Aliaa Elwasila
تجربتي الأولى مع الكاتبة ... تجربة تستحق الاعادة ، اعجبتني القصة والاسلوب
Mar 13, 2017 rated it it was ok  ·  review of another edition
Jun 15, 2014 rated it really liked it
Shelves: from-the-world
So this is one of the moments when the mood for a nice love story strikes me. A love story not like the cheesy ones we see nowadays, but rather something of a transcendatalist nature.... And I found this one!

Sammar, a Sudanese widowed translator, who lives in Aberdeen Scotland, faces loneliness and exile as her beloved husband, Tarig, dies in a car accident. Her faith keeps her from surrendering to a hollow life or to an inevitable suicide. She meets Rae, an Islamic scholar in the university whe
May 03, 2010 rated it really liked it  ·  review of another edition
Refreshing, serene, and honest. I think this is one of the first books I've read either about or by a Muslim woman that didn't make me want to bang my head against the wall.

The two main characters--Rae and Sammar--are described so beautifully--and I enjoyed the simple way in which she described their budding relationship. The themes of love and loss, doubt and faith, prayer and patience, were beautifully navigated. One of my favorite lines was near the end, when Rae tells Sammar that what he re
Jul 03, 2007 rated it it was amazing
Recommends it for: everyone
Shelves: islamicfiction
This is a wonderful book in every way - well written, true to life. The central character is a Muslim woman of Sudanese origin,Sammar, living in Scotland. She falls in love with a Scot secular Islamic scholar and goes through the agony of loving him but knowing that she has to keep her Islamic distance from him. Finally she pleads with him to take the Shahadah so they can marry. He refuses because he isn't sure that he believes. Since it is a 'romance' it ends happily when he accept Islam in his ...more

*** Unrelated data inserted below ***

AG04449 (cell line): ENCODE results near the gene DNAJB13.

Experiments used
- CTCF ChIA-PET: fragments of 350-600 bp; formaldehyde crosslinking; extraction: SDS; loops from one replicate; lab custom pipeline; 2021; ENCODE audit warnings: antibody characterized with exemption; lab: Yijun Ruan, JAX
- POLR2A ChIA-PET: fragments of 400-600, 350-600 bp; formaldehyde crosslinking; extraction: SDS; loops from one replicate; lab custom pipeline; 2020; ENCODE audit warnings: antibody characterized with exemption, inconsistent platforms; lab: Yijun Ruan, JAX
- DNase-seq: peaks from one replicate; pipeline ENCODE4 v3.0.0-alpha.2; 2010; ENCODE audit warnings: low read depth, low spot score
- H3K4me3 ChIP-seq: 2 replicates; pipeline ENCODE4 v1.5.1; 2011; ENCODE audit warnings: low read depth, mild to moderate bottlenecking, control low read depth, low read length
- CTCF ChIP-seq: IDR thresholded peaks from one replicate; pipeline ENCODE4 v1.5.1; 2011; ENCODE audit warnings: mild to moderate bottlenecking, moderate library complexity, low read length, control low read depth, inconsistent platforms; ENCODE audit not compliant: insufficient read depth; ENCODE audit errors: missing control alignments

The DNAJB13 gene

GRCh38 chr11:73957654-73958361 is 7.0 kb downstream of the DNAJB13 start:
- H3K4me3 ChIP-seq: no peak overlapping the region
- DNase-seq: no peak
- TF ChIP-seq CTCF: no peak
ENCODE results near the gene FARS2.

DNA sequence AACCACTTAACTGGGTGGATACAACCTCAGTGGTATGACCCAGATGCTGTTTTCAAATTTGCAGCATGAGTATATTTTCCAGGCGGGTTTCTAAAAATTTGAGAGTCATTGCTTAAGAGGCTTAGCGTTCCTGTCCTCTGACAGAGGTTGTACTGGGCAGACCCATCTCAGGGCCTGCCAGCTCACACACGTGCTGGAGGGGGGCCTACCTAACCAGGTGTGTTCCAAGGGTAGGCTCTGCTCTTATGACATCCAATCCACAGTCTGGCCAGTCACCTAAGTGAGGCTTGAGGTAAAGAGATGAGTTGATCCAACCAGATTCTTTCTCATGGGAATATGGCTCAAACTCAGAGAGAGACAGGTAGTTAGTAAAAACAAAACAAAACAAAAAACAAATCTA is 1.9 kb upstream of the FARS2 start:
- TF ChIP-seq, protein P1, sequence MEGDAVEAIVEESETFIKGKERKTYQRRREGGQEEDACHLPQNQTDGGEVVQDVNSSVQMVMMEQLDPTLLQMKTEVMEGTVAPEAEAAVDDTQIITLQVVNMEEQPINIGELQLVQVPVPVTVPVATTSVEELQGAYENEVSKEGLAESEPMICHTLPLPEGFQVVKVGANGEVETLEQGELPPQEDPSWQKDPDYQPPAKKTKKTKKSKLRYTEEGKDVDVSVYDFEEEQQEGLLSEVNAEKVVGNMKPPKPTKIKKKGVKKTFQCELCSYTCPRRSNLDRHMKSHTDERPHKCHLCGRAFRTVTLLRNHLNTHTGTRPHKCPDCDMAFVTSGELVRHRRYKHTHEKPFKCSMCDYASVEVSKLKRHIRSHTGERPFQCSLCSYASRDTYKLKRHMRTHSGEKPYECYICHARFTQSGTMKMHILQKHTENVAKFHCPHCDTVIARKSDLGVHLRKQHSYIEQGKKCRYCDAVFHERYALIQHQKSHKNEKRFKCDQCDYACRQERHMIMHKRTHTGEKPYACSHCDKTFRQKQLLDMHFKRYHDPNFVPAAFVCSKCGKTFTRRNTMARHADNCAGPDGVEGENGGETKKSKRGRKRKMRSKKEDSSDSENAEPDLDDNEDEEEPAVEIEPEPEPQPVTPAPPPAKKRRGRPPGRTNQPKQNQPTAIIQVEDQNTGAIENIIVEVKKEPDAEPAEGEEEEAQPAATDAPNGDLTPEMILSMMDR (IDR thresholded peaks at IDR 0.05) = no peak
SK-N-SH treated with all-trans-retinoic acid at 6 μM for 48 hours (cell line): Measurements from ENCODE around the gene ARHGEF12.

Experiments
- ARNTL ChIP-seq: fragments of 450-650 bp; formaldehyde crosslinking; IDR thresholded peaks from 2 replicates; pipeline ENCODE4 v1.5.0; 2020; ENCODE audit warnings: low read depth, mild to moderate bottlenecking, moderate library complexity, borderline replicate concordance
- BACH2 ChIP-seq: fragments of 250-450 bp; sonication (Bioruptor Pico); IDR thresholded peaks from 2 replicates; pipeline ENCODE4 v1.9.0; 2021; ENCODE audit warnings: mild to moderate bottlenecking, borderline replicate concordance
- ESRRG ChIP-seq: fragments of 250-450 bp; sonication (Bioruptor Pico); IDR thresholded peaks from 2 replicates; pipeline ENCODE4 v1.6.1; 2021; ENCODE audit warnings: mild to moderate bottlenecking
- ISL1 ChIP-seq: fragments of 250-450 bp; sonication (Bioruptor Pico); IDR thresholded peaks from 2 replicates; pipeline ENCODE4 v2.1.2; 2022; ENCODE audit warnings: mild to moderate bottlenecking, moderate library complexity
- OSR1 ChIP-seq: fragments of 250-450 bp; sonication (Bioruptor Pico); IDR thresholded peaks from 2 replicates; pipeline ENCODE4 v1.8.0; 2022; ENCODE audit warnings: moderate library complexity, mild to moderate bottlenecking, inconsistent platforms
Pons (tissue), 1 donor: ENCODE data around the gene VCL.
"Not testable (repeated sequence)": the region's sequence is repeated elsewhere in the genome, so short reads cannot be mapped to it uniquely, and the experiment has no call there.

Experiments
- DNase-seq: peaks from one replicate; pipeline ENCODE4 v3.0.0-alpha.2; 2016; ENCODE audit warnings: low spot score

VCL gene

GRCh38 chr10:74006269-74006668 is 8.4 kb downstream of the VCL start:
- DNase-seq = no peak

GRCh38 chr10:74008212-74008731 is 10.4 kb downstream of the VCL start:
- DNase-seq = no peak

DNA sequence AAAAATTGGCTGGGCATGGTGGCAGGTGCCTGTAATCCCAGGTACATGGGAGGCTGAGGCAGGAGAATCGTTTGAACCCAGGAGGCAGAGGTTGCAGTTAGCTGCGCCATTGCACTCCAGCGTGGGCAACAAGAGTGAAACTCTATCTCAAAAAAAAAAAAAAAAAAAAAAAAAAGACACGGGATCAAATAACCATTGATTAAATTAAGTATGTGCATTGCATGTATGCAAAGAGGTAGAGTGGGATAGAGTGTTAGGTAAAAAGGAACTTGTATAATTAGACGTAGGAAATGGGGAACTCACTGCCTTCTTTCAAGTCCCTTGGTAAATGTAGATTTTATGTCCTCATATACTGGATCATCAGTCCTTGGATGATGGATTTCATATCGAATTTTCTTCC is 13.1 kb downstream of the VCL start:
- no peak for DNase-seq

Sammar, a Sudanese widow, lives in Scotland and works as an Arabic translator at an Aberdeen university. She surfaces from debilitating grief as she realizes that love has slowly developed between her and a Scottish scholar of Arabic/Islamic studies.
Aboulela convincingly describes the anguish of Sammar's cross-cultural dilemmas. She brings to life scenes of Aberdeen and Khartoum. I highly recommend this sweet love story!
Zahrah Awaleh
Dec 05, 2007 rated it really liked it  ·  review of another edition
I liked this better than The Minaret because the characters are more rounded and complex. You really get inside the head of the heroine and feel what it's like to experience bereavement in exile. She finally shows the reader that she's strong enough to set free the man she loves , only for him to return to her as a Muslim. This part was a bit sentimental I suppose and predictable, but the girl deserves some happiness!!!
Aug 24, 2014 rated it it was ok  ·  review of another edition
Shelves: islam, romance, novel
Sammar, the Sudanese translator, is a young widow who lives in Aberdeen, Scotland. She falls in love with her employer, an ultra-left wing Islam-groupie. At first, he's unwilling to take the plunge and convert, but in the end he does. So, happily ever after. LOL

This novel is reasonably well-written, though.
Aug 14, 2012 rated it really liked it